WASHINGTON — Hours after Congress and the White House agreed that a yet-unformed "super-committee" from the House and Senate should decide how to slash the deficit in coming months, a Washington parlor game began: Who will the 12 "super members" be?
Speculation ran rampant Wednesday on Capitol Hill, although congressional leaders, weary from the bruising debt ceiling battle, kept quiet about whom they might tap. Instead, they gamely offered up the necessary qualifications for the potential candidates. Each one must be "serious," "open-minded," "principled" and, perhaps, a "glutton for punishment."
Given the partisan acrimony dominating Congress, and the start of a presidential campaign that will focus on the nation's economic woes, few raised their hands for what most predict will be a thankless job. With six Democrats and six Republicans, the committee is widely thought to be destined to deadlock on key decisions, and thus guaranteed to deliver frustration, criticism, high pressure and long meetings.
Some of the most prominent prospects quickly appeared to be running in the other direction.
"I treasure my August with my family," said Sen. Jon Kyl, the retiring Arizona Republican and Senate minority whip, adding that he could come up with "lots of reasons" why he wouldn't want to serve. "I'm not that much of a glutton for punishment. My bladder isn't that strong. This is going to take an odd kind of person to serve on the committee."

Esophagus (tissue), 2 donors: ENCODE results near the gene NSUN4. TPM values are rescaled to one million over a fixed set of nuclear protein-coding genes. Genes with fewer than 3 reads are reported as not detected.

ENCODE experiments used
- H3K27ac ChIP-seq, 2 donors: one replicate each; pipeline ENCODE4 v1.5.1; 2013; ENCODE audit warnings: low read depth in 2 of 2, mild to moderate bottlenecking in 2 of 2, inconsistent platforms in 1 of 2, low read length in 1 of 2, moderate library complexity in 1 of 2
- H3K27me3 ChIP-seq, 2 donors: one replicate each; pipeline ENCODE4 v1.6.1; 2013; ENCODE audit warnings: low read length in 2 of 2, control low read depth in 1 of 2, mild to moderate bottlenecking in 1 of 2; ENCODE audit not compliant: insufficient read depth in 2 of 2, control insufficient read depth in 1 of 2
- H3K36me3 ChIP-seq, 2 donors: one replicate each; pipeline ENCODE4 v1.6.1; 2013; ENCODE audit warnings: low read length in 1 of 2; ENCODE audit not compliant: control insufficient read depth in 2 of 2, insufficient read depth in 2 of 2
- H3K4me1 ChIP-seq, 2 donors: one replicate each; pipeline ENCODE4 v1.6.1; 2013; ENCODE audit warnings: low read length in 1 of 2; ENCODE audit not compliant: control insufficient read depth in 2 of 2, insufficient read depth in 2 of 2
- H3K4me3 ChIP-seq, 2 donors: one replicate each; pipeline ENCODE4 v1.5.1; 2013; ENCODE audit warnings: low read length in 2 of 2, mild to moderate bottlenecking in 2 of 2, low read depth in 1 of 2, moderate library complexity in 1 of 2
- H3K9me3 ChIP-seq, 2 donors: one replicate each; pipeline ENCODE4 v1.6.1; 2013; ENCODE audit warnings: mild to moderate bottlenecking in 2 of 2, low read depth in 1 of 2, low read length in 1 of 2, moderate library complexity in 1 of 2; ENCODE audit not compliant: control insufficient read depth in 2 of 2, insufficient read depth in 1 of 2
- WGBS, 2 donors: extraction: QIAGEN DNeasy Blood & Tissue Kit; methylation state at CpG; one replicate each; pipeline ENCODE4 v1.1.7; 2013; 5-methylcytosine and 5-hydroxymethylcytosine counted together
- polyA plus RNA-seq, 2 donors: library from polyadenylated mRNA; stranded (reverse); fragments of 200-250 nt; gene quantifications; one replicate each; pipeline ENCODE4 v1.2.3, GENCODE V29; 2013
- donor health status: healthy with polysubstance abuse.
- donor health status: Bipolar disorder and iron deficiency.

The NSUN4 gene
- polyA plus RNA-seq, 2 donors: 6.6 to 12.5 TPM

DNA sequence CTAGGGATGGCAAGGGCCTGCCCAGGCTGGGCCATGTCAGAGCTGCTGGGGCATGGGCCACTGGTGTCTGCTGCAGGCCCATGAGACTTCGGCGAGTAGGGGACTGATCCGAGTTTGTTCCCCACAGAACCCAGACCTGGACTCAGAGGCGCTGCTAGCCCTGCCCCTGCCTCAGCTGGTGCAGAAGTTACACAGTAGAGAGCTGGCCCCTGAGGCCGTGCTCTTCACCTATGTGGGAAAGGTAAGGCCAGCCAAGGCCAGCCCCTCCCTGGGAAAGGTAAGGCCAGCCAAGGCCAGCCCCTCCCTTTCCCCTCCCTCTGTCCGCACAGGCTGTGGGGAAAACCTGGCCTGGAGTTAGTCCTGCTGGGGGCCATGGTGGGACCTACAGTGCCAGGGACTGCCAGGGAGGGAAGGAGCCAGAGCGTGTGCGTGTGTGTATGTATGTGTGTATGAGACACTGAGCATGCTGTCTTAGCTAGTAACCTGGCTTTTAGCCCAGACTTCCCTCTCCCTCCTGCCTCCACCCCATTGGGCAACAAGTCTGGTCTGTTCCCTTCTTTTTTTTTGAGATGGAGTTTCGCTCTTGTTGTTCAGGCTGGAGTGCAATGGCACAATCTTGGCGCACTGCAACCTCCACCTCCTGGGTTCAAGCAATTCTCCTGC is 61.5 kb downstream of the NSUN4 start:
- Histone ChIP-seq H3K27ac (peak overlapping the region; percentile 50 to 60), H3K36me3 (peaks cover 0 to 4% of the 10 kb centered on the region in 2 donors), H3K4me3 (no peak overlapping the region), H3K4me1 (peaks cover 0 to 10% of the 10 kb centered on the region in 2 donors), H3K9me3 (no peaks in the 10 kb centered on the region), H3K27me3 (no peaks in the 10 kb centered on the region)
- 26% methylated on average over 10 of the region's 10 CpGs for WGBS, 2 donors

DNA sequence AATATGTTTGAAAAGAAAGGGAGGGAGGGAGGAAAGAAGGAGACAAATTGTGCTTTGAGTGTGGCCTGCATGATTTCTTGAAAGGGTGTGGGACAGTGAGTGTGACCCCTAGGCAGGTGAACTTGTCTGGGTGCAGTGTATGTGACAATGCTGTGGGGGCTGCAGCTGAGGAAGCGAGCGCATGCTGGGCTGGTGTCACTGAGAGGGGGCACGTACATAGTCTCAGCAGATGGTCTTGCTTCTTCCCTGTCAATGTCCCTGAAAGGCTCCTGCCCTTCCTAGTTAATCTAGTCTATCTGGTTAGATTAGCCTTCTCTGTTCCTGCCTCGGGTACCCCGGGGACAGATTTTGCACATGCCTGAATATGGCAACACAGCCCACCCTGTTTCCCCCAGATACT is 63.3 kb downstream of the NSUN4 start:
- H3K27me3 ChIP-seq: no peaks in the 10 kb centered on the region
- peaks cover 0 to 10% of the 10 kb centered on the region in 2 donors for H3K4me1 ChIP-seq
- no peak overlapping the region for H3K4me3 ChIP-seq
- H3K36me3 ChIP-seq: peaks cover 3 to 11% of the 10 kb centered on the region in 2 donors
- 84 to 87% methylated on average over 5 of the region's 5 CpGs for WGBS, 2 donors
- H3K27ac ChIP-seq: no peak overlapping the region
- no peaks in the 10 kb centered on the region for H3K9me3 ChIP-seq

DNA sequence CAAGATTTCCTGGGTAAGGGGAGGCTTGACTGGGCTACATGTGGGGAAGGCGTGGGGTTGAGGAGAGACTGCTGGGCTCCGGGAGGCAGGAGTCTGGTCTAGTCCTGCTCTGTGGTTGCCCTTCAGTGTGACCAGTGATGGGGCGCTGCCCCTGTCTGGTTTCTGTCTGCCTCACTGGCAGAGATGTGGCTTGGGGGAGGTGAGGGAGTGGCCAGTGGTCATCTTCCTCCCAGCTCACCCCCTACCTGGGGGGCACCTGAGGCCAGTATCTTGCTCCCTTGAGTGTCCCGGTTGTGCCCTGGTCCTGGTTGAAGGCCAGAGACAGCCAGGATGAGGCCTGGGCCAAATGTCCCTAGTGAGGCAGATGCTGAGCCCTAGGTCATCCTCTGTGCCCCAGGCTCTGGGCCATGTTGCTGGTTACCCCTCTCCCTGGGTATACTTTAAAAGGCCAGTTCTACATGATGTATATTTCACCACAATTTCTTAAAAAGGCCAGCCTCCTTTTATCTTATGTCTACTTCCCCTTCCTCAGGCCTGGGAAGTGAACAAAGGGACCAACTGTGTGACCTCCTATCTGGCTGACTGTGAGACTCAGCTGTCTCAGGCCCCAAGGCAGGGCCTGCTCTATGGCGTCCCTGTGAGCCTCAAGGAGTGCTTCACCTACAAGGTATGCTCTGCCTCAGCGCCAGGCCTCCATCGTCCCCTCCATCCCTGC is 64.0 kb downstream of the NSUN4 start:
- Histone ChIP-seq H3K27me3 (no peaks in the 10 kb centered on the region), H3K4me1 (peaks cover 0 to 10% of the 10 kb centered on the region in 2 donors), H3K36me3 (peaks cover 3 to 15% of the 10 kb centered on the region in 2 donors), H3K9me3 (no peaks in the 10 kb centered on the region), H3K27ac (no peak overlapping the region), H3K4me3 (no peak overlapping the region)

Creation of the committee was mandated by the debt-ceiling measure signed into law Tuesday by President Barack Obama. The panel could recommend significant cuts to almost any part of the federal budget and also could propose changes to the tax code. And if its members agree on a plan, both houses of Congress would be required to give it an up or down vote — no amendments — giving the committee's choices huge import.
The Republican members will be chosen by House Speaker John Boehner and Senate Minority Leader Mitch McConnell, three from each chamber. Their Democratic counterparts, House Minority Leader Nancy Pelosi and Senate Majority Leader Harry Reid, also have three selections each. The leaders have two weeks to make their picks, and the committee has until Nov. 23, just before the Thanksgiving recess, to do its work.
It is widely expected that none of the Senate members will be people facing re-election in 2012 and that the House picks will hail from safe seats.
And Washington lobbyists predict the panel will inaugurate one of the most intense periods of influence peddling in the capital's history.